• Battery life: Thanks to a slightly larger battery (~65 watt-hours) in 16:9 prototypes and Arrandale’s considerable efficiency boost, models with integrated graphics should be able to achieve 8+ hours battery life and discrete graphics models roughly 7-7.5 hours depending on usage.
  • Speakers: If Apple does indeed ship a 16:9 version, this may create enough room in the enclosure for improved top-mounted speakers similar to those on current 15/17 models. Many 16:9 prototypes included this fairly dramatic upgrade in built-in audio quality.
  • Pricing: Similar to existing models (starting at $1,199 USD), possible $1,099 entry-level model if Macbooks are updated in a similar timeframe with a similar anticipated ~$100 price drop.


  • Processors: Core i5 520M (2.4GHz, 2.8GHz Turbo) and 530M (2.53GHz, 2.93GHz Turbo), optional Core i7 620M at 2.66GHz (3.33GHz Turbo). All offer four “virtual cores” via HyperThreading for a ~30% efficiency boost and superior multitasking performance. i5 includes 3MB L3 cache, while i7 offers 4MB; despite being smaller than the 6MB in current Core 2 models, these caches perform similarly or better due to improvements in the Nehalem-class L3 design.
  • GPUs: Integrated GMA HD at 766MHz, optional discrete GPU likely to be ATI 5600/5700 series or comparable Nvidia chip.
  • Display: 16:9 with resolution between 1440×832 and 1600×900. We’re leaning toward the latter.
  • Battery life: Modestly greater than current version’s 7 hours.
  • Pricing: Starting at $1,599….$100 less than current models.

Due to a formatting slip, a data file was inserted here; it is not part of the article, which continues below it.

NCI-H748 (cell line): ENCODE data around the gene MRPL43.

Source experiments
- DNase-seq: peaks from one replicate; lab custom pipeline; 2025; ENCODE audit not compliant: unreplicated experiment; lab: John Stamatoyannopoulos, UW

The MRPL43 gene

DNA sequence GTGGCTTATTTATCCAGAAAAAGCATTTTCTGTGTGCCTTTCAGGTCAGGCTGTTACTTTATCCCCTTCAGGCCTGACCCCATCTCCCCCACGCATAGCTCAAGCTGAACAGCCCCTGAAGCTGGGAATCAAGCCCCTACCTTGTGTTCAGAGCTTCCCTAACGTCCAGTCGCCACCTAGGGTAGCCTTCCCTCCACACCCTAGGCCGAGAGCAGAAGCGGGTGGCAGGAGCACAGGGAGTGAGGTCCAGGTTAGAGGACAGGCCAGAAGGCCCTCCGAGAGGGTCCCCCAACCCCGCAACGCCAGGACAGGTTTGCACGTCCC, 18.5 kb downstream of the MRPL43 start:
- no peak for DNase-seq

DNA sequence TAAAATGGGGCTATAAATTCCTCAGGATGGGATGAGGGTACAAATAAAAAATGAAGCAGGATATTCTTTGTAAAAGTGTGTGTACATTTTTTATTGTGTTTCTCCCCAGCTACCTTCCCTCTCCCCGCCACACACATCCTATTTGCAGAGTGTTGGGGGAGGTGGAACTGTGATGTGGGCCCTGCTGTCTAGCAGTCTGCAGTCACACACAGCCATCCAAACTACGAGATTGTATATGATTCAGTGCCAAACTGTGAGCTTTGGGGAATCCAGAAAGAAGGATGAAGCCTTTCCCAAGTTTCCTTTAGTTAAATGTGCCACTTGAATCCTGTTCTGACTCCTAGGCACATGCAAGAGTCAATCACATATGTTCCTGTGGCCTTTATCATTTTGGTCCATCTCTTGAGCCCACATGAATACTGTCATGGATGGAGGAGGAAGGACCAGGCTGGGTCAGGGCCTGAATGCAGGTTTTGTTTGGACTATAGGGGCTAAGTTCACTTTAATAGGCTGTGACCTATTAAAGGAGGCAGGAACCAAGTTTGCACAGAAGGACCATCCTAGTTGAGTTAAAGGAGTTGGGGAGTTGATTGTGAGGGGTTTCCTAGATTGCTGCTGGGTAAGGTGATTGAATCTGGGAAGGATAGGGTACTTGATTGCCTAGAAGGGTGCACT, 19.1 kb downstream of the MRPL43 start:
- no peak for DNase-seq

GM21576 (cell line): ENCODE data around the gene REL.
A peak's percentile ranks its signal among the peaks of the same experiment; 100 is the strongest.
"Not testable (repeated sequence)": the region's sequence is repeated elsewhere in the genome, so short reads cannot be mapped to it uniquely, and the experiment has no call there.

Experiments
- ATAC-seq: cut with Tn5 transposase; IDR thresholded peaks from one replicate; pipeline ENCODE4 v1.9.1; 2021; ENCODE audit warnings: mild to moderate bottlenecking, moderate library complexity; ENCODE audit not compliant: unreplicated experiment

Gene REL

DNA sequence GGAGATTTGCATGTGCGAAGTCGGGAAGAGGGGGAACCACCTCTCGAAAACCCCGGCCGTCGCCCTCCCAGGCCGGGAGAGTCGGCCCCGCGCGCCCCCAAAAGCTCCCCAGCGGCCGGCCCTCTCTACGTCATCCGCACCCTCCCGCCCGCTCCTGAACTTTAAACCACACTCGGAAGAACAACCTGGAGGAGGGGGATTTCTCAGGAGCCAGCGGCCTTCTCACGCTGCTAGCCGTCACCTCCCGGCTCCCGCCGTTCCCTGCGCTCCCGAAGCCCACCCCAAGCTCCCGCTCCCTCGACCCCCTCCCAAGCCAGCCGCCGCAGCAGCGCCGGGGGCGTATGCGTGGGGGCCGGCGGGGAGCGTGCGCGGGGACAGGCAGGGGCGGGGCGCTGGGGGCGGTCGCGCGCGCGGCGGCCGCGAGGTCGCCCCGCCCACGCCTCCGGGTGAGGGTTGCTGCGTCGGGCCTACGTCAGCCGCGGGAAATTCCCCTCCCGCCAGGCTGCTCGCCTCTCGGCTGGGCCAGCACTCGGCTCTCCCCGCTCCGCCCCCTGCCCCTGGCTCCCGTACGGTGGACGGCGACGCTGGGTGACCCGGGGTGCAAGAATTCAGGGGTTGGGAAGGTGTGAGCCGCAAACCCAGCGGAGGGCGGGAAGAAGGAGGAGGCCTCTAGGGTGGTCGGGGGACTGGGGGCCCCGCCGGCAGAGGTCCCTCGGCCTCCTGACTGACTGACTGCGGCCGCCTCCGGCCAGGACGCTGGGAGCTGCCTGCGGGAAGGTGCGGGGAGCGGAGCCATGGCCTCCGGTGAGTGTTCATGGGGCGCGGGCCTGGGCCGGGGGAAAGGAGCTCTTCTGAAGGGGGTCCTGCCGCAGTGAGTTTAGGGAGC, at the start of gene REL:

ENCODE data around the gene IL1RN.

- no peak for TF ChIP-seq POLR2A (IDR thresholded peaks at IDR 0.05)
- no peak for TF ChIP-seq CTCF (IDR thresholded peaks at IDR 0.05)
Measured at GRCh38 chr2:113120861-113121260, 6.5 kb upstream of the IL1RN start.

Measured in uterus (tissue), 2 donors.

• Processors: Core i5 530M (2.53GHz, 2.93GHz Turbo) or Core i7 620M (2.66GHz, 3.33GHz Turbo). See 15-inch details for differences between these. Quad-core “Clarksfield” processors are a possibility but there are potential issues of reduced battery life and high operating temperatures.
  • GPUs: Integrated GMA HD at 766MHz (except on Clarksfield models if any), standard discrete GPU likely to be ATI 5700/5800 series or comparable Nvidia chip.
  • Display: 16:9. Some prototypes used panels with a 2048×1152 resolution, but 1920×1080 is more likely.
  • Battery life: 8+ hours versus current model’s “up to 8 hours.”
  • Pricing: Starting at $2,299 — $200 less than current models.

Continue on to the next page for further analysis and the conclusion of this in-depth 2010 Macbook Pro Roadmap report. (scroll past the ad)

All in all, these Arrandale-based laptops are a huge leap forward for mobile Mac computing and unless one has an immediate need for a current-generation Macbook Pro, waiting a few days or weeks to get one of the new models would be a very wise decision.

Readers who have expressed concerns about the integrated Intel GMA HD graphics processor can put those fears to rest: we’ve repeatedly confirmed with sources at Infinite Loop that the models they’ll be utilizing perform significantly better than the current Nvidia 9400M — and this is backed up by widely published benchmarks of these chips in PC laptops.

Arrandale is a remarkable chipset, and Apple’s implementation is going to be one of the best on the market. Even better if they can manage to cram a quad-core Clarksfield into the 17-inch model.

If there are any questions you might have that weren’t answered by this article, or if you have comments/corrections/feedback, please feel free to contact us by email (, Twitter (@MacOSRumors), AIM (MacOSRumors), or the comments form below — and we’ll do our best to reply as soon as possible.

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  • MattinglyMD

    Thanks for the continual updates. Any firm timelines of when the new laptops will be unleashed or is Apple waiting for the iPad pop to play itself out and maximize equity gain?

  • MattinglyMD

    Thanks for the continual updates. Any firm timelines of when the new laptops will be unleashed or is Apple waiting for the iPad pop to play itself out and maximize equity gain?